Published in: 2009
International Ambition for Water Technology. WETSUS Congress, October 5-6 2009, Leeuwarden, Netherlands, Center of Excellence for sustainable water technology (WETSUS)
Winker, M., Vinneras, B., Muskolus, A., Arnold, U., Clemens, J.
The plant nutrients consumed in human society today are lost through the established wastewater treatment systems in industrialised countries as well as via insufficient or non-existent handling of sewage in the developing world. New sanitation systems have been designated to overcome this failure. The source separated wastewater streams collected within these systems contain a high nutrient content, and can be used as fertiliser as well as soil conditioner after appropriate storage and/or treatment. Application in agriculture with existing techniques is feasible. However, pathogens and pharmaceuticals contained in these fertiliser types are a potential hazard. Nevertheless, storage and appropriate treatment can minimise the risks. The products deriving from these systems have a high potential to preserve available plant nutrient resources and deficiencies in agriculture as well as being able to substitute synthetic plant nutrients and at the same time prevent unwanted environmental nutrient over-enrichment.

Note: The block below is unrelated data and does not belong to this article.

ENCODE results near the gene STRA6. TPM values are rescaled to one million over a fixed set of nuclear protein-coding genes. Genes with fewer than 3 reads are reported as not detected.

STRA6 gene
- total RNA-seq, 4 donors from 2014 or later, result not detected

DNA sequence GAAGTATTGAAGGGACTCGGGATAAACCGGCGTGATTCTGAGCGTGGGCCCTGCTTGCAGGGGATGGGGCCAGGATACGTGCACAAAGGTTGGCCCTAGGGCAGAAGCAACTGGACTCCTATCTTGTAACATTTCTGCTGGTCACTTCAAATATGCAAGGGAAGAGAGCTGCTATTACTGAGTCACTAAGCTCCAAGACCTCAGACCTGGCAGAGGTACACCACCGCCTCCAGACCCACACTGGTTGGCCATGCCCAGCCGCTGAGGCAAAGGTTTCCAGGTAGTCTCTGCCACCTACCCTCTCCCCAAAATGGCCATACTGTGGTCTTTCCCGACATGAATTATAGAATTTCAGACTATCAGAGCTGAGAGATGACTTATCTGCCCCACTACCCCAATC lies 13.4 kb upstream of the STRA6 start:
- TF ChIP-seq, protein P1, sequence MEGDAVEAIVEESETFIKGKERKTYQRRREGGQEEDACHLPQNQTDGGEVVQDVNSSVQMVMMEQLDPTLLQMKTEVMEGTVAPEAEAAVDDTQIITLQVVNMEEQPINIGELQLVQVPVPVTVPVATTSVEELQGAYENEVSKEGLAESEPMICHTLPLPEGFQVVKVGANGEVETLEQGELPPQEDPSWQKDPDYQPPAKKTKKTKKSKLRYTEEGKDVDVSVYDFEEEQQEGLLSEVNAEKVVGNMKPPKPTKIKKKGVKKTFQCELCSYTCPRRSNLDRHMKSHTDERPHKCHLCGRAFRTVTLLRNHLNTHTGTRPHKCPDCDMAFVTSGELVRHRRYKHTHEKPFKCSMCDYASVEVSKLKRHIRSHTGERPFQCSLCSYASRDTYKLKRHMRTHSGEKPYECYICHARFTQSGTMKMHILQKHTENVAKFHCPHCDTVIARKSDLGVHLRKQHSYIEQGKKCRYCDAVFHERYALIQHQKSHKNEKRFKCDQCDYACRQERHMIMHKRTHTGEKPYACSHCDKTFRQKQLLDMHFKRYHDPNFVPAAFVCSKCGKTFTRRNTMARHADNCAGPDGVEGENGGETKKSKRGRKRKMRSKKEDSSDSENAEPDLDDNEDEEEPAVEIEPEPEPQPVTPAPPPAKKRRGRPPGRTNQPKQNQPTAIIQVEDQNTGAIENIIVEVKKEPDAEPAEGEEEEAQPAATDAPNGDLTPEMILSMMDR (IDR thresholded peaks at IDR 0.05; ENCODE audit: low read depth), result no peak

Winker, M., Vinneras, B., Muskolus, A., Arnold, U., Clemens, J. (2009). Fertiliser products generated within new sanitation systems. International Ambition for Water Technology. WETSUS Congress, October 5-6 2009, Leeuwarden, Netherlands, Center of Excellence for sustainable water technology (WETSUS)
Composting, vermicomposting (solid waste), composting toilets English Europe & Central Asia Faecal sludge treatment processes Faeces or faecal sludge Presentations Rural Urine Urine diversion dehydration toilets (UDDTs)
Share this page on